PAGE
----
Vanishing Labours of Heroes Past


By  Femi Akintunde-Johnson

Since the beginning of the year, I have found myself in a reflective mode, digging through forgotten materials and riffling through dust-crusted files. Incidentally, reading Bishop Matthew Hassan Kukah’s long lamentation at the funeral mass of that young seminarian, Michael Nnadi, felled by wicked bullets of economic assassins whose major life achievement is revelling in kidnappings and extortions, salivating over human misery… I began to reflect on a reflection I wrote at the first anniversary of the death of Kudirat Abiola, the wife of the then detained June 12, 1993 presidential winner, Moshood Kashimawo Abiola. She fell on June 4, 1996, in a gale of cowardly bullets somewhere in Oregun area of Lagos. The article was a reflection of my 1996 reflections during the burial of Kudirat, and the raging question for me then was whether Nigeria, as an entire and idea, was worth the supreme sacrifice, very viciously illustrated by the death of a heroine of democracy, properly so called. Join me in these reflections:

“Soon, the pots will roll out – really it’s tomorrow. Just like they did during the burial rites of Lady c; her folks might just take Wednesday, June 4, the first commemoration of her death, as just another day. We may perhaps the ignominy if sombre heads counsel against ostentatious of the young woman’s death.
The killers of Kudi still remain free, their masters still breathe the same air as the children of the deceased. Her death, sacrifice and attendant agonies have not assuaged the powers-that-be that her husband, Chief Moshood Abiola, should mourn at the graveside of the fallen lady.

The episode of this woman’s eventful drama lent credence to the fallacy of regeneration. It’s just another day. Kudi was felled by assassins’ bullets, perhaps for the cause she stoutly and publicly grafted herself to, she was killed, until proven contrary, for the sake of her husband. Her death inevitably hamstrings any maneuvers persuading Abiola to consider walking out of the June 12 detention into “God’s-will-be-done” freedom.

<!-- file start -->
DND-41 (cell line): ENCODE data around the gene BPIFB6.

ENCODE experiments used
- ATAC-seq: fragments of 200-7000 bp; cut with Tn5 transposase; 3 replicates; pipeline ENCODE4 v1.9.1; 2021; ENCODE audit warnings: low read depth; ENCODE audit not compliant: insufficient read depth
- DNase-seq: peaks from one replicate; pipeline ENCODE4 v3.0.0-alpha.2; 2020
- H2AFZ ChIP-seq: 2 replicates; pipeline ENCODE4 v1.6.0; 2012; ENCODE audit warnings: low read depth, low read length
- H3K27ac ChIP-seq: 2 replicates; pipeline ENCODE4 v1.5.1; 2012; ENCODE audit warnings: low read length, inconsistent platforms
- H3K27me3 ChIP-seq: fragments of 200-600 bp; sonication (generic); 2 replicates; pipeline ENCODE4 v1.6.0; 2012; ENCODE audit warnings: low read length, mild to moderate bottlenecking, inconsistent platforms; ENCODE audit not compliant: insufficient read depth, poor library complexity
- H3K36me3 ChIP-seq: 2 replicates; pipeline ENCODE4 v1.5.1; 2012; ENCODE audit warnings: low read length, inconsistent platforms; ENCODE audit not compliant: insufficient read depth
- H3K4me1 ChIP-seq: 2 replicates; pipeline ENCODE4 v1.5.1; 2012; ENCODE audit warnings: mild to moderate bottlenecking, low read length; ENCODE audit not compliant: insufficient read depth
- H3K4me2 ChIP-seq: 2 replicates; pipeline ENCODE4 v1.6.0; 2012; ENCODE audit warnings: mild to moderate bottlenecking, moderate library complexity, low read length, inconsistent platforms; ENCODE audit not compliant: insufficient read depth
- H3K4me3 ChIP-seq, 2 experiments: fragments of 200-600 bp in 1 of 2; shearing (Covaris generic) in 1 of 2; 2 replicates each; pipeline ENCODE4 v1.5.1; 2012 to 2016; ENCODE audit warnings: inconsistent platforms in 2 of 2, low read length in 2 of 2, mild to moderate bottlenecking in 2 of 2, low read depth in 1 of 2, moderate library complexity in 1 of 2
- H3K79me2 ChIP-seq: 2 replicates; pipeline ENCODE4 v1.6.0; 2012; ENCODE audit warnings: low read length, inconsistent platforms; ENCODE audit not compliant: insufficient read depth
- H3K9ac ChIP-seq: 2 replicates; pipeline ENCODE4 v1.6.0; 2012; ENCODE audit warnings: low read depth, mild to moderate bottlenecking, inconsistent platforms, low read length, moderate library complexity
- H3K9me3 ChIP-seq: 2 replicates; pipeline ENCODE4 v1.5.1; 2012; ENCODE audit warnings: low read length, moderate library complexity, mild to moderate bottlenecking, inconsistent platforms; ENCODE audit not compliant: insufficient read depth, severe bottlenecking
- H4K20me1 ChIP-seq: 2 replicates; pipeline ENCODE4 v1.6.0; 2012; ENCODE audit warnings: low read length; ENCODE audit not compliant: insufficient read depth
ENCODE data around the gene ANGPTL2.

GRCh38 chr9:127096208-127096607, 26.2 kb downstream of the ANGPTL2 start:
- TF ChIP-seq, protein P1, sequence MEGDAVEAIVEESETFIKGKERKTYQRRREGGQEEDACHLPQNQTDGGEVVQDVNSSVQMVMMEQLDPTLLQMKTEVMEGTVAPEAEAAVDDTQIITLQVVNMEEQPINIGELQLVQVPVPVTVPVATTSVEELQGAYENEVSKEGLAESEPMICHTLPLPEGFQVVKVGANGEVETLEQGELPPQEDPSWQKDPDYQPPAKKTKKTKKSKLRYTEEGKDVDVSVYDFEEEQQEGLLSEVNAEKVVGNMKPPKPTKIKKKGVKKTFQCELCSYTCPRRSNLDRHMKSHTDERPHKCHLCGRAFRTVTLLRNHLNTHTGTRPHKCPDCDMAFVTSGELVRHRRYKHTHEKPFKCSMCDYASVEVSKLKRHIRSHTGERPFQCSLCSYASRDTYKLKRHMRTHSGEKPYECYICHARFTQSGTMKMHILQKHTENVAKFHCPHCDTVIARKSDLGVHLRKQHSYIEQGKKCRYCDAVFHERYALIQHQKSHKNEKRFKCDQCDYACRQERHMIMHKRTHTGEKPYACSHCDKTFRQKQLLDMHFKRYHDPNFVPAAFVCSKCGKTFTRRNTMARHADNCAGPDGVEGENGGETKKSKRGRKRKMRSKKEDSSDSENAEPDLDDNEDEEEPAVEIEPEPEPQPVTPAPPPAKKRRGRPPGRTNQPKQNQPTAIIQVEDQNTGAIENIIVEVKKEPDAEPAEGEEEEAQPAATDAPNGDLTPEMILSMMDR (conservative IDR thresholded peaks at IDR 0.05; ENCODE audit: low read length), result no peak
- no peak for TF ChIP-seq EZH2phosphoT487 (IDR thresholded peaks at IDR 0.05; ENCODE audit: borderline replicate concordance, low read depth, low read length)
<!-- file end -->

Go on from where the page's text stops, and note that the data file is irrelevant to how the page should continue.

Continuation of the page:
Yes, as at today, 365 days after Kudi’s murder, it’s just another day. The Abiola home is still semi-desolate; Abiola is still abandoned and in detention; Kudi’s rabble-rouser hangers-on are still provoking hypertensive cases in government circles; her photographs have assumed a hallowed on the University campuses, especially with students with nostalgic fondness for socialism… all these are consistent with the distinct planlessness of today’s Nigeria; still consistent with the national stagnation – all is just another day in the lives of Kudi’s neighbours and compatriots.
I have always shuddered at the ironies of life and living; I’ve always trembled at the discord in the affairs of men, and the motivations propelling the living.

Exactly one year ago, I wrote in this column the whirlwind of emotions that coursed through my soul at the burial of the Ijebu-Ode born woman of moderate stature and immoderate focus.

Let us refresh our minds:

“But there was Kudi Abiola lying under the dirty earth less than three feet below the surface. There, and that’s all. Always remembered only by her families, confidants, friends and aides – but only for a while; perhaps a week or two or three. Then she becomes an anniversary – a celebration of a calendar date when big potential of amala and huge spoons turn sweet-nothings egusi soup. As they thoughtlessly did during her 8th day Fidau.

“June 4, like June 12, will be addressed and enrobed as a watershed in the struggle for the realisation of the mandate – whatever that means. A man-date in mirage. Then her picture, pretty and proud, will Mount the inside pages of some journals – a passage of grace, spirit and nascent activism. Soon, all near 45 years will add up to four or five paragraphs in narrow columns.